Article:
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Genetic variants in IL15 associate with progression of joint destruction in rheumatoid arthritis: a multicohort study
  1. R Knevel1,
  2. A Krabben1,
  3. E Brouwer2,
  4. M D Posthumus2,
  5. A G Wilson3,
  6. E Lindqvist4,
  7. T Saxne4,
  8. D de Rooy1,
  9. N Daha1,
  10. M P M van der Linden1,
  11. G Stoeken1,
  12. L van Toorn1,
  13. B Koeleman5,
  14. R Tsonaka6,
  15. A Zhernakoza1,
  16. J J Houwing-Duistermaat6,
  17. R Toes1,
  18. T W J Huizinga1,
  19. A van der Helm-van Mil1
  1. 1Department of Rheumatology, Leiden University Medical Center, Leiden, Netherlands
  2. 2Department of Rheumatology, University Medical Center Groningen, Groningen, Netherlands
  3. 3Department of Musculoskeletal Sciences, University of Sheffield, Sheffield, UK
  4. 4Department of Rheumatology, Lund University, Lund, Sweden
  5. 5Department of Medical Genetics, Complex Genetics Section, Utrecht, Netherlands
  6. 6Department of Medical Statistics, Leiden University Medical Center, Leiden, Netherlands
  1. Correspondence to Rachel Knevel, Leiden University Medical Center, Department of Rheumatology, Leiden 2333ZA, Netherlands; r.knevel{at}lumc.nl

Abstract

Background Interleukin (IL)-15 levels are increased in serum, synovium and bone marrow of patients with rheumatoid arthritis (RA). IL-15 influences both the innate and the adaptive immune response; its major role is activation and proliferation of T cells. There are also emerging data that IL-15 affects osteoclastogenesis. The authors investigated the association of genetic variants in IL15 with the rate of joint destruction in RA.

Method 1418 patients with 4885 x-ray sets of both hands and feet of four independent data sets were studied. First, explorative analyses were performed on 600 patients with early RA enrolled in the Leiden Early Arthritis Clinic. Twenty-five single-nucleotide polymorphisms (SNPs) tagging IL-15 were tested. Second, SNPs with significant associations in the explorative phase were genotyped in data sets from Groningen, Sheffield and Lund. In each data set, the relative increase of the progression rate per year in the presence of a genotype was assessed. Subsequently, data were summarised in an inverse weighting meta-analysis.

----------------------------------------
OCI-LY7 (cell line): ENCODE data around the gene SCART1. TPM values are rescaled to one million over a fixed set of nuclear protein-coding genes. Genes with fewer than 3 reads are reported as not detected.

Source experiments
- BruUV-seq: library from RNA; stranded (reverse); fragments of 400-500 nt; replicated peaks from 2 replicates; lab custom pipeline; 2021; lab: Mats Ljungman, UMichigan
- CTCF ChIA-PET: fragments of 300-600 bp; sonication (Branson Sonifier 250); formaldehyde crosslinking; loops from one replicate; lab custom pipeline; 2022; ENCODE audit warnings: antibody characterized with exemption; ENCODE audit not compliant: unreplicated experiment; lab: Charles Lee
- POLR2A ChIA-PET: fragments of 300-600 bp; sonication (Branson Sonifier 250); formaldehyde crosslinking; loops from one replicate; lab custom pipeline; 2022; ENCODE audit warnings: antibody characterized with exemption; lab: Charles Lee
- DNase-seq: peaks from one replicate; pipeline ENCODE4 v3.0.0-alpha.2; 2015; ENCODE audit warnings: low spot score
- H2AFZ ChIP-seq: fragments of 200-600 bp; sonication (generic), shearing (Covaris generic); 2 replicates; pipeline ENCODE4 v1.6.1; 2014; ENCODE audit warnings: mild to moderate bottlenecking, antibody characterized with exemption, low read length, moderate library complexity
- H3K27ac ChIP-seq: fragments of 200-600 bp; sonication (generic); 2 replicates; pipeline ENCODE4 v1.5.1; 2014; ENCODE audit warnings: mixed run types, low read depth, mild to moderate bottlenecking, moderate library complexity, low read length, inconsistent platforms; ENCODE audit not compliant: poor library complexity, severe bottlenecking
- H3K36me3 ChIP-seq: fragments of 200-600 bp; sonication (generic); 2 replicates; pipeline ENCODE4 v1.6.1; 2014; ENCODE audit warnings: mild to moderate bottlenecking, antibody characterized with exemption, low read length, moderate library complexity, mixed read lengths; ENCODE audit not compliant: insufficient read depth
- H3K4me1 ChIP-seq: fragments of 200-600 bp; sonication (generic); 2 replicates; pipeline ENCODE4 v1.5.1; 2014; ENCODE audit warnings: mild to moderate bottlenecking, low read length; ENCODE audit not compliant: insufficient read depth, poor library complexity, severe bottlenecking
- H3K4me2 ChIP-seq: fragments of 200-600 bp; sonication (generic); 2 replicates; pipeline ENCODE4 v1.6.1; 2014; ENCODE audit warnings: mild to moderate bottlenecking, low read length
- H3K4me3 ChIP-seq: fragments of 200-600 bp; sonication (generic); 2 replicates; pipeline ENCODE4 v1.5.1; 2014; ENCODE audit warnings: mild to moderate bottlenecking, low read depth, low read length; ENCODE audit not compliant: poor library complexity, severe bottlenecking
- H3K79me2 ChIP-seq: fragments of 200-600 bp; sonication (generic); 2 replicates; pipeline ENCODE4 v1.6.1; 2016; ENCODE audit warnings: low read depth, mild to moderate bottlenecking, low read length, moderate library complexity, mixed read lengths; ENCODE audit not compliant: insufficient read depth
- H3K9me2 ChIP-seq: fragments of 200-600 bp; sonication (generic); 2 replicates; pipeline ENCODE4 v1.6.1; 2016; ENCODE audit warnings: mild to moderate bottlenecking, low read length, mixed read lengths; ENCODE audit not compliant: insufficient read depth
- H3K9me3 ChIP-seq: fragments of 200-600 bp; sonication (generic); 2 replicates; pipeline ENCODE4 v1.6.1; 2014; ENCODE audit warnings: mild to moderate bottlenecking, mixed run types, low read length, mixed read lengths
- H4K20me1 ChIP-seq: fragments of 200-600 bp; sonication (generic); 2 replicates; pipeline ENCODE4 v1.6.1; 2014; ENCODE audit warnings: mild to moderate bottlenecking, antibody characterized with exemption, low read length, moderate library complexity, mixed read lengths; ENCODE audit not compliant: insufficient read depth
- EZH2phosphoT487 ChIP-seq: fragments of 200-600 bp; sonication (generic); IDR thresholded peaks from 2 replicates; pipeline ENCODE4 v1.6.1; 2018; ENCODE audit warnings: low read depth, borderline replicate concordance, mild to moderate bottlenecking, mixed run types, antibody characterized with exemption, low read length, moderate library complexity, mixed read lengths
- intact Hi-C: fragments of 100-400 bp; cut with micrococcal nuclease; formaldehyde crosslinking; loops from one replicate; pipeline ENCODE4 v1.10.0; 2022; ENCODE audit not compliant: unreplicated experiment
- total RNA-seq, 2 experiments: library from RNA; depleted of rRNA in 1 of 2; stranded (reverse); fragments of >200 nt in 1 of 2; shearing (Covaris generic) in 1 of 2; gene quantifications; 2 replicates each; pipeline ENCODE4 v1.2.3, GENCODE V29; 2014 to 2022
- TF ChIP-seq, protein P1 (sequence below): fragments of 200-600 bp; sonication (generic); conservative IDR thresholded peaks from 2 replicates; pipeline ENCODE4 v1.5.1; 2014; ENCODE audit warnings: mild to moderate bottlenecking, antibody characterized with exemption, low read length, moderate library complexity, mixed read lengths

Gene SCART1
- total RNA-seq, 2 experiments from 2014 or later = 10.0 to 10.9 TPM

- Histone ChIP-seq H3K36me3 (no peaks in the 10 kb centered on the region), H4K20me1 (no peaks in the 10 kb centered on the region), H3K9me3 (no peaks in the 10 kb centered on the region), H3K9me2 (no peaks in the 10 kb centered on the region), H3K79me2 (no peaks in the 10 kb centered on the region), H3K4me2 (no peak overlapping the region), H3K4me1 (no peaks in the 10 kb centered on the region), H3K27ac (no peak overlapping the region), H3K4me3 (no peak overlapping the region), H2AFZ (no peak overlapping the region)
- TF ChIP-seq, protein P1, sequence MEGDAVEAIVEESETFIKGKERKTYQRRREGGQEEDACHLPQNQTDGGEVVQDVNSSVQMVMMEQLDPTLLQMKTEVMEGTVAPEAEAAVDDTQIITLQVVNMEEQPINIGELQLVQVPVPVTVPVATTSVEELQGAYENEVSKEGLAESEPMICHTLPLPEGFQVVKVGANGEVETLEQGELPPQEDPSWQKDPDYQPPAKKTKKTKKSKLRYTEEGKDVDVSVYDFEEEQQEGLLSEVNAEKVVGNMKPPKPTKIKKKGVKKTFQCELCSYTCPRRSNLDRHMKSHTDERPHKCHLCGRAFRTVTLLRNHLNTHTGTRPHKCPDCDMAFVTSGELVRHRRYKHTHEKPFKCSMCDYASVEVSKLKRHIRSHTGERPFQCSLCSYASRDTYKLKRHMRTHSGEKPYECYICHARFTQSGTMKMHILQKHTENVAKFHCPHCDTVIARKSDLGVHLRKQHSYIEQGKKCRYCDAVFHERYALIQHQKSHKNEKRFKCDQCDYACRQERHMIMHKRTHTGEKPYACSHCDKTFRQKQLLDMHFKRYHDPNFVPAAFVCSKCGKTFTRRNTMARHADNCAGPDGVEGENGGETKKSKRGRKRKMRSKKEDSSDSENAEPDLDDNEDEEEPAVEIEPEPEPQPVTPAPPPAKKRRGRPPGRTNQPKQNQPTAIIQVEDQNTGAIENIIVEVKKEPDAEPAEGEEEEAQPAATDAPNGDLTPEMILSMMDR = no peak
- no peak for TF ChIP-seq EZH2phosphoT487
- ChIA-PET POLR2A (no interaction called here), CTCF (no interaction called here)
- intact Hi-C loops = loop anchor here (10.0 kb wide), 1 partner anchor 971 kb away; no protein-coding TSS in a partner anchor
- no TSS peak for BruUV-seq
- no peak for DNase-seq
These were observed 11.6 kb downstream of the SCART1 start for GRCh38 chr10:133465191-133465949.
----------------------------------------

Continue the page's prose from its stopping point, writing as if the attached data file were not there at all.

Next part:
Results Five SNPs were significantly associated with rate of joint destruction in phase 1 and typed in the other data sets. Patients homozygous for rs7667746, rs7665842, rs2322182, rs6821171 and rs4371699 had respectively 0.94-, 1.04-, 1.09-, 1.09- and 1.09-fold rate of joint destruction compared to other patients (p=4.0×10−6, p=3.8×10−4, p=5.0×10−3, p=5.0×10−3 and p=9.4×10−3).

Discussion Independent replication was not obtained, possibly due to insufficient power. Meta-analyses of all data sets combined resulted in significant results for four SNPs (rs7667746, p<0.001; rs7665842, p<0.001; rs4371699, p=0.01; rs6821171, p=0.01). These SNPs were also significant after correction for multiple testing.

Conclusion Genetic variants in IL-15 are associated with progression of joint destruction in RA.

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Footnotes

  • Competing interests None.

  • Ethics approval The local ethical committee of each cohort has approved this study.

  • Provenance and peer review Not commissioned; externally peer reviewed.

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